David McWil­liams

Highly paid chief ex­ec­u­tives make us all feel small.

The Irish Times - Weekend Review - - FRONT PAGE - David McWil­liams

While prop­erty prices in the coun­try in gen­eral are still 33 per cent off their boom-time peak, prop­erty prices in Sandy­cove in south Dublin are only 5 per cent off their 2007 peak. They are likely to pass that peak by the end of this year and con­tinue up­wards.

The ac­cel­er­a­tion of Sandy­cove prices ver­sus the rest of the coun­try is what could be termed the “room with a view” pre­mium. Houses that com­mand a view of the sea or over the city lights have seen their value rocket by more than any­where else in the past few years.

For ex­am­ple, apart­ments in Grand Canal Dock, with views over the wa­ter and across the city, are only 14 per cent off their peak while the rest of the city lags be­hind, ac­cord­ing to Ro­nan Lyons of Trin­ity Col­lege Dublin and Daft.ie.

The prices of sec­ond-hand clas­sic cars and wooden hulled yachts are ris­ing fast too, while ta­bles at ex­pen­sive restau­rants are al­most im­pos­si­ble to get in Dublin, Cork and Gal­way.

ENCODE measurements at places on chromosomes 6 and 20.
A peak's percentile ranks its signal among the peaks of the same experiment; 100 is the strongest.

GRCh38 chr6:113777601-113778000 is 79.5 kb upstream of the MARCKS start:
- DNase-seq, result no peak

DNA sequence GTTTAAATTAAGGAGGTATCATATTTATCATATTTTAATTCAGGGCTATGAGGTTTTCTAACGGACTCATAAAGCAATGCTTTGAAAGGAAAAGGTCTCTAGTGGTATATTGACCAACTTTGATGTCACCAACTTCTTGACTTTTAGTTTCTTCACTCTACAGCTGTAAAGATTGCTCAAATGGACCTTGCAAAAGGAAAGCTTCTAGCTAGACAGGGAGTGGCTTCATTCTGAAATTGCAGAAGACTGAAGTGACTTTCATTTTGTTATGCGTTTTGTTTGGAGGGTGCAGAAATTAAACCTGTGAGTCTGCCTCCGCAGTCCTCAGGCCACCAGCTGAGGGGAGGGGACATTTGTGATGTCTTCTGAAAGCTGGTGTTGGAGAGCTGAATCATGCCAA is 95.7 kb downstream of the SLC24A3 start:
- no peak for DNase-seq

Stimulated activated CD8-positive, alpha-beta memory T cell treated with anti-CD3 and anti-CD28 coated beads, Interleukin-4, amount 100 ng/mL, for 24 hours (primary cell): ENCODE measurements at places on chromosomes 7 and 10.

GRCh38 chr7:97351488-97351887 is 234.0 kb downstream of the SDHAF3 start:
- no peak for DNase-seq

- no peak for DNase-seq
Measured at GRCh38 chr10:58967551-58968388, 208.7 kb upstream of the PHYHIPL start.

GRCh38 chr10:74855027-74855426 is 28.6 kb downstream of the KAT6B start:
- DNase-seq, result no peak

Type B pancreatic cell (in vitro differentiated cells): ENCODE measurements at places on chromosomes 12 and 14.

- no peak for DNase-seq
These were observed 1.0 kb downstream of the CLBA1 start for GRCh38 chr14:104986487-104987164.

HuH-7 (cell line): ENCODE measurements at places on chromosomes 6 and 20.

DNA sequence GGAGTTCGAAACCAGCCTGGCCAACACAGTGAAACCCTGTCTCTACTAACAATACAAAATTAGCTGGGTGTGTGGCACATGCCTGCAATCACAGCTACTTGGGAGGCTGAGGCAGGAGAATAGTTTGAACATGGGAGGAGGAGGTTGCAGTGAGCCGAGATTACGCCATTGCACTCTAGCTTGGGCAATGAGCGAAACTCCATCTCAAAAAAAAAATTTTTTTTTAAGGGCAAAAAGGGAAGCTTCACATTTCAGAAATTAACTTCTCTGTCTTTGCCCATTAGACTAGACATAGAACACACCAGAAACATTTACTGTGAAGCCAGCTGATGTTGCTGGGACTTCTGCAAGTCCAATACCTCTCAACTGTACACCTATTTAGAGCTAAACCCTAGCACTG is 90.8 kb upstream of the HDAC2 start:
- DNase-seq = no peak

Houses with sea views, swanky cars and posh restau­rants are all “brag­ging pur­chas- es”. The eco­nom­ics of brag­ging is all about sig­nalling that the buyer has enough cash and is pre­pared to pay for the sta­tus that th­ese as­sets and ex­pe­ri­ences con­fer.

Buy­ing high-sta­tus goods is not new. Ever since the first cave dweller gave his missus an or­nately carved mam­moth’s tooth, we hu­mans have craved and con­ferred sta­tus via rare things. Beau­ti­ful and scarce items de­liver mean­ing be­yond their in­trin­sic value.

Whale fore­skin

Reg­u­larly the ex­pense is a “willy wav­ing” com­pe­ti­tion among rich men. Stick­ing with willies, did you know that the bar stools on Aris­to­tle Onas­sis’s yacht, The Christina O, were cov­ered with but­tery-soft and ex­traor­di­nar­ily ex­pen­sive sperm whale fore­skin? But this os­ten­ta­tious, and I sus­pect rather mean­ing­less, ges­ture (al­though I have never ex­pe­ri­enced the fris­son of sit­ting on a dead whale’s fore­skin) was part of Onas­sis’s bat­tle to outdo fel­low Greek ship­ping ty­coon Stavros Niar­chos. When two rich men start fight­ing over a tro­phy, all rea­son goes out the win­dow.